Packaged with Get the Hell Out was Mom Fight a fun short from Mickey Finnegan Staring Jennifer Khoe and Michaela McAllister as two moms fighting over the last action figure that their kids have been begging for. What follows is a well-choreographed playful fight scene stuffed with innovative weapons created from other toys. It was well paired with the feature as a preparation for Get the Hell Out’s exaggerated but playful violence.
New filmmaker I.-Fan Wang bursts onto the scene with Get the Hell Out, an over-the-top zombie comedy. Tagged as a political satire, as many zombie films are, Wang enhances the Romero standard with buckets of fake blood akin to an Argento and videogame antics in the vein of Edgar Wright. All these aspects mix into an overstimulating whole.
In hopes of preventing a dangerous chemical plant from being constructed over her hometown, Hsiung (Megan Lai) manipulates Wang (Bruce Ho) a submissive security guard to get her in the room for discussions about the plant. Before her plan can come to fruition, the chemical plant explodes spreading a form of rabies that transforms the infected into zombies. It is only a matter of time before the zombies break into parliament and all hell breaks loose.
I.-Fan Wang’s approach to the making Get the Hell Out was to amplify the style above all else. Each character introduced gets their own freeze frame with their name and title/nickname scrawled in giant letters. The gore is over the top in a wonderfully campy way. During major fights he adds flashing videogame overlays to accentuate the gravitas of the moment. None of these decisions are in and of themselves bad, but they should be sparingly as moments of flare. Get the Hell Out does not appreciate the call for self-control and instead fills every frame with a flashing overlay. This combined with the constant shaky cam creates a nauseating experience.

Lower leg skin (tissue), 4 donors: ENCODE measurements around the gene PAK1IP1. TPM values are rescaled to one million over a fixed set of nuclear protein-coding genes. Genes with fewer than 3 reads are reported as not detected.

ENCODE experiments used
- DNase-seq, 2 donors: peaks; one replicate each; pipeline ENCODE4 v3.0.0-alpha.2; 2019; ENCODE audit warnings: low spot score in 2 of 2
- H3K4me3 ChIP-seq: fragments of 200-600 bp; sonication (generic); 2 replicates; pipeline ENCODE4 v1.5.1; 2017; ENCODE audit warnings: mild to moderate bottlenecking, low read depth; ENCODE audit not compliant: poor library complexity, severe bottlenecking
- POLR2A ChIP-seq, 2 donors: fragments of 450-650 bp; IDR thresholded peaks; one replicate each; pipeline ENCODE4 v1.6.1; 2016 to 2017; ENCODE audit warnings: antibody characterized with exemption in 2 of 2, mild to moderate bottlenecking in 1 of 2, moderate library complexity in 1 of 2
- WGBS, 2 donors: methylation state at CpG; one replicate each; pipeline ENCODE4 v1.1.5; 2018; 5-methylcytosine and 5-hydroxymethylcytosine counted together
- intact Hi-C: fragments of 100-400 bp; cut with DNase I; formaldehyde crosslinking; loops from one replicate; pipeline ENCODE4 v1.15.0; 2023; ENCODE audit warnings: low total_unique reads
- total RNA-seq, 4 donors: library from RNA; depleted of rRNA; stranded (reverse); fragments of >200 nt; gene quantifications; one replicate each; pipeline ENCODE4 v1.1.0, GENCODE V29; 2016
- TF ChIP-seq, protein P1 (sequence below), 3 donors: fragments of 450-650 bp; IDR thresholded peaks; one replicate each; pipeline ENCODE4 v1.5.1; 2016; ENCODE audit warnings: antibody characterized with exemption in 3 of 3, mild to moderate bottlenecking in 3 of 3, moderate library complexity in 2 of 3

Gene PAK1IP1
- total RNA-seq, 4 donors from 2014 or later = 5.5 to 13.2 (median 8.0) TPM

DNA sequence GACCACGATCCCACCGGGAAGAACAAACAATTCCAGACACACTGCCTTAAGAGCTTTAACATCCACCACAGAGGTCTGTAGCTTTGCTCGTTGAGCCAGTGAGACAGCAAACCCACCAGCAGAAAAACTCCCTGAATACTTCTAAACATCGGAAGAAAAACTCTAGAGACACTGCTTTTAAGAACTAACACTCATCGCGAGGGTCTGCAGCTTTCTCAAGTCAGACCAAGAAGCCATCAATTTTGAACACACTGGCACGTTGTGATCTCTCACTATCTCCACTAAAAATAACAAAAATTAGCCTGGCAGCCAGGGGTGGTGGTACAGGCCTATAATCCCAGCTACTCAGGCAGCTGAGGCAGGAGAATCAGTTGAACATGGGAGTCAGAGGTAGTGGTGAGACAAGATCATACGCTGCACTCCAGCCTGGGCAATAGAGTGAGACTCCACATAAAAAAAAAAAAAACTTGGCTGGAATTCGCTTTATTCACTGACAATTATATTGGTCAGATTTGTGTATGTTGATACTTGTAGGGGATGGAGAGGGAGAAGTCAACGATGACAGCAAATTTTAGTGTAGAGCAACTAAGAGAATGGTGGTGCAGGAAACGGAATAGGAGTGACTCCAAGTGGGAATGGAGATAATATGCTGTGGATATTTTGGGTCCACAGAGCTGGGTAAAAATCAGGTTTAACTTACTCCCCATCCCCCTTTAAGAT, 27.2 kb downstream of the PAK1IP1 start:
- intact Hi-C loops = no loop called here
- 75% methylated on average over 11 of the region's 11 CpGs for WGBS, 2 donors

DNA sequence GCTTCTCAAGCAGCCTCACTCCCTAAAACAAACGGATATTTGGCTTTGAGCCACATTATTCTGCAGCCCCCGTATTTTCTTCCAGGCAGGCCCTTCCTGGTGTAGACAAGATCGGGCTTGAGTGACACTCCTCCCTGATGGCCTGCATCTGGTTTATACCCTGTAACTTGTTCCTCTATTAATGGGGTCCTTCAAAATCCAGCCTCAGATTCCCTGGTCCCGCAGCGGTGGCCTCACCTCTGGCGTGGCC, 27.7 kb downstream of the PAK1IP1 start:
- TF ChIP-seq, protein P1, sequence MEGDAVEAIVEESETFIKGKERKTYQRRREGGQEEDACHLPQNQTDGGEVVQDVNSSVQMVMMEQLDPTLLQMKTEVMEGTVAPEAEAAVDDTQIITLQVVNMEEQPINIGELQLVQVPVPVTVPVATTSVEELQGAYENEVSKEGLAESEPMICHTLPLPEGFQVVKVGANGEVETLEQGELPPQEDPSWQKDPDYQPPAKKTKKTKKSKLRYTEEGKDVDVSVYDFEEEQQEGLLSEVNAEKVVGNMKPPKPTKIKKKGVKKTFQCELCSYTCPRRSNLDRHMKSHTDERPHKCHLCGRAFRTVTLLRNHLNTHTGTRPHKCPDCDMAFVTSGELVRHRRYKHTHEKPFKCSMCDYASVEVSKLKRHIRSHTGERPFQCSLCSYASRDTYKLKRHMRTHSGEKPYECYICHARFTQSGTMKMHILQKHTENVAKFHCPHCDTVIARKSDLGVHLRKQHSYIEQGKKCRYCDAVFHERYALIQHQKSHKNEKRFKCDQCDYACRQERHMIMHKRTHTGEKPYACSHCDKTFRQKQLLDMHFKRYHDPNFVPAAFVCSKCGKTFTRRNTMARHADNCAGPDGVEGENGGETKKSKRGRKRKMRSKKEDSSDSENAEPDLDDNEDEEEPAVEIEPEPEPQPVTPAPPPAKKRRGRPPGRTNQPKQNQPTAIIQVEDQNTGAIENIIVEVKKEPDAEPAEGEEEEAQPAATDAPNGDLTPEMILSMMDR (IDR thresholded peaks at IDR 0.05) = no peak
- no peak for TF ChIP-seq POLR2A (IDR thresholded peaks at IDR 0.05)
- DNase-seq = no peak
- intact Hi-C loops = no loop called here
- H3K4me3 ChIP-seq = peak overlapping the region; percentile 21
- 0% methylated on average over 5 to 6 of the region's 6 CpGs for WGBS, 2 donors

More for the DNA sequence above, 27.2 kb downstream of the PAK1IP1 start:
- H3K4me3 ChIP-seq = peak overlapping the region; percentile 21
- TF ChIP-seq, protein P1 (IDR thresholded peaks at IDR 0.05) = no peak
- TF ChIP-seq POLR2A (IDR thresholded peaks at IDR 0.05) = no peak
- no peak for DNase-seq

Get the Hell Out set out to be a balls-to-the-wall comedy horror experience, and while it succeeded at that, it was not without fault. At times I felt close to getting sick watching this film. The sickness was not because of the excessive gore which I found more playful than anything, but because of the throw everything at the wall mentality of the direction. A steadier camera would go a long way to fixing this issue, but some restraint in the effects would likewise be helpful. Hopefully in Wang’s next film he will mature and make something just as fun but easier on the eyes.